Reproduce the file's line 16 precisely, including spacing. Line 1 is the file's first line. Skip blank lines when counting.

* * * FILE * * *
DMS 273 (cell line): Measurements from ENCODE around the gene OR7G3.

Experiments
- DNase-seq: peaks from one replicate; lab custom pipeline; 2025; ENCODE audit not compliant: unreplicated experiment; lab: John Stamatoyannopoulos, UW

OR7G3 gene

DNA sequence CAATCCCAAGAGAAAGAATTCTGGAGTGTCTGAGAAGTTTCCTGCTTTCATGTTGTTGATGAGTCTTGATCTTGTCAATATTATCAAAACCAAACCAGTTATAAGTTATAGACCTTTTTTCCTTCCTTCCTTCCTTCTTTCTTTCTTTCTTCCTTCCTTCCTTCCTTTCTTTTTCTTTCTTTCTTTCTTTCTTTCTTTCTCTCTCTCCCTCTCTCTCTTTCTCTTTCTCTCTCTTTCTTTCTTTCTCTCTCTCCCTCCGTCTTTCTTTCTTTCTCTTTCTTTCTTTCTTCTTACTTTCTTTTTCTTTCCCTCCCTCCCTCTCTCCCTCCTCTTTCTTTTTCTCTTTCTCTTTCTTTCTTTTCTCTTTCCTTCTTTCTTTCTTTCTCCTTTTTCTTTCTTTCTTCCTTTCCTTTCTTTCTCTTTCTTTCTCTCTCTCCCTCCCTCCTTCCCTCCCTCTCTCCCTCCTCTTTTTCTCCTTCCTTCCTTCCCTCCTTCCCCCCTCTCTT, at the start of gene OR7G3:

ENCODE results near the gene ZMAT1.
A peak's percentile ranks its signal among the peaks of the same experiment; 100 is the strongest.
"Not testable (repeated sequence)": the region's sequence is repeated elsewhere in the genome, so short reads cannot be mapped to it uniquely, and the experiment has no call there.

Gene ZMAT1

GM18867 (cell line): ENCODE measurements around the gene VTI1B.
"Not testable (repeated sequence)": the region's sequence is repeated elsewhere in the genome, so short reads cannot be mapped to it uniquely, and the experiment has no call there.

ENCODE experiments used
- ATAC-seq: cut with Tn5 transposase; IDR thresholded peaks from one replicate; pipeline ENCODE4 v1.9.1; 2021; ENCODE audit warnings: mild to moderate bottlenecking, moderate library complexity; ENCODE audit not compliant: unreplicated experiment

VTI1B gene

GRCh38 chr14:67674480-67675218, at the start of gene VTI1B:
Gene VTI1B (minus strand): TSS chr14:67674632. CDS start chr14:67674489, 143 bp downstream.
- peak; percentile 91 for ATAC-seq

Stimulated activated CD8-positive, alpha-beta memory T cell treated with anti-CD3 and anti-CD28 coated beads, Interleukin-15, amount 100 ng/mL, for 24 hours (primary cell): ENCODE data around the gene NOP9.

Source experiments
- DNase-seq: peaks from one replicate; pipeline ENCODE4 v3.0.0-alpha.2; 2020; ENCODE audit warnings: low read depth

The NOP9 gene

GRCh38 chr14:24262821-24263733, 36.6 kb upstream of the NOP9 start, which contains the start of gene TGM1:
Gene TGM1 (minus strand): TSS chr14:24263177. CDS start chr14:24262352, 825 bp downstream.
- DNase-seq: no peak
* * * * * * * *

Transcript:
Gene VTI1B (minus strand): TSS chr14:67674632. CDS start chr14:67674489, 143 bp downstream.